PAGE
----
The main reason for the cessation of inflation and the rapid depreciation in the middle of the year was the Bank of Israel’s interest-rate hike in June, and this constituted a cumulative 4.5 percentage points, bringing interest up to 9.1 percent at the beginning of July. Fiscal policy also contributed to restoring stability, by raising taxes, including those on labor, and making budget cuts, especially in transfer payments, while again raising the budget deficit target, from 3 to 3.9 percent of GDP, compared with the original target of 1.5 percent of GDP.
Despite the low inflation rate and the local-currency depreciation in the second half of the year, there is still considerable uncertainty, as expressed in the price of NIS/dollar options, for example. Note that some of the basic causes of economic instability have not yet been removed. Thus, fiscal policy continues to create large budgetary deficits, causing the public debt/GDP ratio to soar, the security situation is still problematic, and real economic activity remains weak. The absence of change in these spheres places a very heavy burden on monetary policy when it comes to maintaining stability.
Note, too, the high variability of the monthly rates of change of the CPI, which did not decline significantly in the second half of the year, despite its slower cumulative rate of increase. This development indicates that the process of returning to price stability has not yet entrenched itself.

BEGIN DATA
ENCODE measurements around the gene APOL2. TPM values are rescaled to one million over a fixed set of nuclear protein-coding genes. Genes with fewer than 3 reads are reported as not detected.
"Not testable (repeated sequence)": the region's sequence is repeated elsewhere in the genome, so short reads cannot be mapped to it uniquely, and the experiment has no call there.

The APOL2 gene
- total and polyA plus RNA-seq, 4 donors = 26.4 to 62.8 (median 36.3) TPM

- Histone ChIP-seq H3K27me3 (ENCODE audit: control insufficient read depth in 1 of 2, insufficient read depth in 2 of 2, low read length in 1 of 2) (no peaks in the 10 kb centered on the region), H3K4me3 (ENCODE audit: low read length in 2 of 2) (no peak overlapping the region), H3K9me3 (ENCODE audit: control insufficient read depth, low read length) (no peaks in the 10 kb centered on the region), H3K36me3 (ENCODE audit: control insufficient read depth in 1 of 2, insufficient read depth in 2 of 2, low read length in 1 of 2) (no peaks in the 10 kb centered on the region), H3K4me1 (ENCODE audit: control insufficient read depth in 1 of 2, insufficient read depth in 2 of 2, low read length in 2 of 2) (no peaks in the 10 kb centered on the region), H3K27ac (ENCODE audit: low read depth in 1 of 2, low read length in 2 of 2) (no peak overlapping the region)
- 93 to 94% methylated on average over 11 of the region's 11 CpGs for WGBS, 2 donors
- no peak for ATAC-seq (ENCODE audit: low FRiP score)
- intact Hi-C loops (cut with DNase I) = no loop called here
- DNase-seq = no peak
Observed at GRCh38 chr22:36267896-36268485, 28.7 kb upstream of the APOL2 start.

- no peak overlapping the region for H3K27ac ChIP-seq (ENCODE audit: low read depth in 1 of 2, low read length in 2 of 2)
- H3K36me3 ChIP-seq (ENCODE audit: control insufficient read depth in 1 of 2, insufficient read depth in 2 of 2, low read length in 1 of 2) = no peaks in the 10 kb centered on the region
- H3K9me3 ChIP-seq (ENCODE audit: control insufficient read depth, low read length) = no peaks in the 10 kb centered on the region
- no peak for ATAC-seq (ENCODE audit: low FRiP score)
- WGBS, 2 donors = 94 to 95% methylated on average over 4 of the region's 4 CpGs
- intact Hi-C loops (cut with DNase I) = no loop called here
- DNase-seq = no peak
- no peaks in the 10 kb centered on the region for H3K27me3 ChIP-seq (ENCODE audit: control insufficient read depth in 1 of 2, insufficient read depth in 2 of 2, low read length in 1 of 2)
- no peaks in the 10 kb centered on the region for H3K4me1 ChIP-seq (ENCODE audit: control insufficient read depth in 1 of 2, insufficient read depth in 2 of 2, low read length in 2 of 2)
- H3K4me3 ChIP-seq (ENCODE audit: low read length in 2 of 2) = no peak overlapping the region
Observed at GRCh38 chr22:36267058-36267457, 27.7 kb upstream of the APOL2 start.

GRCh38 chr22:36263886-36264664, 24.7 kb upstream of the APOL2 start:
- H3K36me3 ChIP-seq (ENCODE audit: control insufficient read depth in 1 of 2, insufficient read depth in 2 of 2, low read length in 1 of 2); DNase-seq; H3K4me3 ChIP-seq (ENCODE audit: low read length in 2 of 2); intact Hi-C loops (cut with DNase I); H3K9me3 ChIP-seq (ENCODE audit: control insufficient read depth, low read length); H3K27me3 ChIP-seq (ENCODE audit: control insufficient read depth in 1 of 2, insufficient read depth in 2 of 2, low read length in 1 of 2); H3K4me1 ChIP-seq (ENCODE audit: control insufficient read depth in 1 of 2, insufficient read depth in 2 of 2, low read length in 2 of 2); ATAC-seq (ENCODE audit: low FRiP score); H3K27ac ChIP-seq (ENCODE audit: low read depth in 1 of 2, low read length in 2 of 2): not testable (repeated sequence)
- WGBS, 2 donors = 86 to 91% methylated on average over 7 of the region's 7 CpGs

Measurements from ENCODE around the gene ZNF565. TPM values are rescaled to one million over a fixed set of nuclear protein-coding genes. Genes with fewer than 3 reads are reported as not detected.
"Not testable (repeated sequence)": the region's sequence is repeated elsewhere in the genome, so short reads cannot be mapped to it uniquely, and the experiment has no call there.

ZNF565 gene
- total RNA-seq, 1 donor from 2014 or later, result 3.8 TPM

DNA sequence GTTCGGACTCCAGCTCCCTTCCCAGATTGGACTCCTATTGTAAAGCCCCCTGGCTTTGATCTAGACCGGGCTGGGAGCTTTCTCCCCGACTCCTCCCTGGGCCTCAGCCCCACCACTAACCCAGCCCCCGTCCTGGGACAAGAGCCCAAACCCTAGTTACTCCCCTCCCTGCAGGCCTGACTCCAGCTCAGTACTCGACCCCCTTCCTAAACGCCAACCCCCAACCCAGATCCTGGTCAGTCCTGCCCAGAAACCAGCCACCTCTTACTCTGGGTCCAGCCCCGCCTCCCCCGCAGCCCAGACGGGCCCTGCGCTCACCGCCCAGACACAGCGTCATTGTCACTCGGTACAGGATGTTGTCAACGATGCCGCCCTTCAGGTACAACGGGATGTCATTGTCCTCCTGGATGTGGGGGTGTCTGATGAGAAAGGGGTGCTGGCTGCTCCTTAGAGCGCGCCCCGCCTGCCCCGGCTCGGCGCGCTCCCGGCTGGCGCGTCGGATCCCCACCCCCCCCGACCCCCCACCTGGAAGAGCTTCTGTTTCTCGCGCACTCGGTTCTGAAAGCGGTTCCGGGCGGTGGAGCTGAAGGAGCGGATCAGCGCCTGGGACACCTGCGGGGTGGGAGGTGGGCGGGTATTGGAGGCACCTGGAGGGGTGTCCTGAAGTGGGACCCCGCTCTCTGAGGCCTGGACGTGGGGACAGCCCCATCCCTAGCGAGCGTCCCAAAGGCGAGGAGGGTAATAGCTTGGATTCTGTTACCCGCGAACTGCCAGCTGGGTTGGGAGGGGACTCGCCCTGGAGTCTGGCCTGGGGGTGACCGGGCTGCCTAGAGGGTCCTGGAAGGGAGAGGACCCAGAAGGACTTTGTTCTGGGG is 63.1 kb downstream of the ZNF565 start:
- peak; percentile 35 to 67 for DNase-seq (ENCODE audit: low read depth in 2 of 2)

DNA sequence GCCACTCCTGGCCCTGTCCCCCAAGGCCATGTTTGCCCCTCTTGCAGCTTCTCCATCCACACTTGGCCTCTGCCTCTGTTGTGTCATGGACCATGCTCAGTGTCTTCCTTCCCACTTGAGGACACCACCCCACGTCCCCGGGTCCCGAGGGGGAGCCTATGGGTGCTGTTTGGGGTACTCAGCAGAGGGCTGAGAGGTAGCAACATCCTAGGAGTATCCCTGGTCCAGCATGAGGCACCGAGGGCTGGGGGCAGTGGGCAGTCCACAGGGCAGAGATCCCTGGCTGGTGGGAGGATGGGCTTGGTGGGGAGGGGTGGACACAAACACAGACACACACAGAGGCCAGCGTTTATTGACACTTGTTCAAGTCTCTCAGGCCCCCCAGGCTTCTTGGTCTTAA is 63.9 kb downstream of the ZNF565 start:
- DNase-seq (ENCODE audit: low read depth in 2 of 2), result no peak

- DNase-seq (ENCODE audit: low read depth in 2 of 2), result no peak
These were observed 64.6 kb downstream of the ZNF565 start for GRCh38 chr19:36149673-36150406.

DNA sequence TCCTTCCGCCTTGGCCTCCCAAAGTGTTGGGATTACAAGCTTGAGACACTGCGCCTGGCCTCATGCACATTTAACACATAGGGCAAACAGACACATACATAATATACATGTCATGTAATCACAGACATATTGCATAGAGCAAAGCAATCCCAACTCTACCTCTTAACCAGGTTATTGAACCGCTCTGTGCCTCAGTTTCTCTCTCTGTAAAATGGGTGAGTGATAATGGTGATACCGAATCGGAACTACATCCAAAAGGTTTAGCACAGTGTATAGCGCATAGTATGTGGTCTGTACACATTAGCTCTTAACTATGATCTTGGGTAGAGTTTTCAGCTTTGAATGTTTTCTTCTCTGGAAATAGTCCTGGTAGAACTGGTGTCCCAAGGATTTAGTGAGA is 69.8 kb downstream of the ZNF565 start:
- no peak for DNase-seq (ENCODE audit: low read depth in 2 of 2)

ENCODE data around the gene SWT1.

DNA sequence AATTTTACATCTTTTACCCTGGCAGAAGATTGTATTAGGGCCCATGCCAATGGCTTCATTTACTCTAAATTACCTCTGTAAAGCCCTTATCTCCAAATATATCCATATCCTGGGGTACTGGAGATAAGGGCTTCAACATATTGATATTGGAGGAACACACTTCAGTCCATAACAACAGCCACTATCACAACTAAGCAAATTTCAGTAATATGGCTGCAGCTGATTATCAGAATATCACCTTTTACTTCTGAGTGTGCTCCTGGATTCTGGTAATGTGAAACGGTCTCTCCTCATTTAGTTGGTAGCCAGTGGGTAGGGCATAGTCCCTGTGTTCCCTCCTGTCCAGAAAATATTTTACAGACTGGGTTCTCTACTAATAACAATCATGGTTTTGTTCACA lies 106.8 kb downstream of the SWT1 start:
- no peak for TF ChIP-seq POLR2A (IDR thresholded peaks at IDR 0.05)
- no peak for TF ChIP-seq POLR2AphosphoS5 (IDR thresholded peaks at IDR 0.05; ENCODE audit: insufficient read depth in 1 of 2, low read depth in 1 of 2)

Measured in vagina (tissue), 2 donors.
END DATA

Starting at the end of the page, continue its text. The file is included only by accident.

The marked difference in developments in the two halves of the year indicates that there are several lessons to be learned regarding the management of macroeconomic policy:
The main task for the economy in 2003, after two years of economic slowdown, and a decline in exports, investment, and living standards, is to stop the process of contraction and restore growth. The new government must implement a policy that focuses on reviving investment, increasing employment, maintaining stability, and reducing poverty. The Bank of Israel will support the government’s efforts in this direction.
This Inflation Report was prepared at the Bank of Israel within the framework of the Senior Monetary Forum. The Forum—headed by the Governor—is the inter-departmental team (whose members include the Deputy Governors and the heads of the Monetary, Research, Foreign Currency, and Foreign Exchange Control Departments) within which monetary policy decisions are taken.
The upward deviation from the limits of the target of expected short-term and long-term inflation derived from the capital market for a large part of the period reviewed, and the relatively high level of yields, and other indicators from the financial markets all made it clear that stability was not yet firmly established, and made it necessary to keep the monetary interest at its end-June level throughout the period reviewed. Relative stability was achieved at a relatively high real rate of interest considering the economic recession, due to the great uncertainty regarding future fiscal policy and in the light of other elements of uncertainty, headed by the security situation and the persistent recession, which reduce the economy’s financial soundness.
The full document, in zipped PDF file - 657KB